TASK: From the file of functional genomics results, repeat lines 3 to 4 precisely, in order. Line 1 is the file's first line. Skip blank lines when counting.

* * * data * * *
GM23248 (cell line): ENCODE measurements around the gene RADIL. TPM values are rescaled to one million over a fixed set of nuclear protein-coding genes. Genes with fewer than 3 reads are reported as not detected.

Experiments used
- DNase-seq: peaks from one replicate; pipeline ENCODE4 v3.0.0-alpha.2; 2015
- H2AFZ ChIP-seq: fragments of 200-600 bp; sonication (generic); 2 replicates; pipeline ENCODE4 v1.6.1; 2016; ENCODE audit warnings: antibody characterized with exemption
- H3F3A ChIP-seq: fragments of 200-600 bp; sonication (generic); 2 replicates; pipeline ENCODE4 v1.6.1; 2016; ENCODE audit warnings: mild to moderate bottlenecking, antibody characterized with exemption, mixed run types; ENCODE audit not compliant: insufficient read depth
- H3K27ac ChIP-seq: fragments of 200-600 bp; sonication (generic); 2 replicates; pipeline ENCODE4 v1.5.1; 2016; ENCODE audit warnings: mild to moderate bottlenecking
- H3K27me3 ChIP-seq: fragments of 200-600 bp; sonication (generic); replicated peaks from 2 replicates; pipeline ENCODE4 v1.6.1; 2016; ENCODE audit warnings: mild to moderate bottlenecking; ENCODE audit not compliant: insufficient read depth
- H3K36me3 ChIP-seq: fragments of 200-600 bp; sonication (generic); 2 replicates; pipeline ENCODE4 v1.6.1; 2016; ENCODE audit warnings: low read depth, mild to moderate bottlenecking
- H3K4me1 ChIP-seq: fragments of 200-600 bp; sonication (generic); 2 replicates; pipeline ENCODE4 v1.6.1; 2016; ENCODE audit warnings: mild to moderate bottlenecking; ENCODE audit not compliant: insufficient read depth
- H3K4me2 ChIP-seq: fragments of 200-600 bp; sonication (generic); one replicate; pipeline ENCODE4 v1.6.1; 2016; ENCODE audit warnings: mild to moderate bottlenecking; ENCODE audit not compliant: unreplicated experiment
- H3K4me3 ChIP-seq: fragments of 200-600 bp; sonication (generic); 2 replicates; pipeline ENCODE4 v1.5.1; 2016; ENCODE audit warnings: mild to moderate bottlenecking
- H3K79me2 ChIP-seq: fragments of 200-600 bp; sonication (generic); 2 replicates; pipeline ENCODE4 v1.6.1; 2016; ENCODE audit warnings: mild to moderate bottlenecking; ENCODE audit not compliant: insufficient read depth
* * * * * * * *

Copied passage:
- DNase-seq: peaks from one replicate; pipeline ENCODE4 v3.0.0-alpha.2; 2015
- H2AFZ ChIP-seq: fragments of 200-600 bp; sonication (generic); 2 replicates; pipeline ENCODE4 v1.6.1; 2016; ENCODE audit warnings: antibody characterized with exemption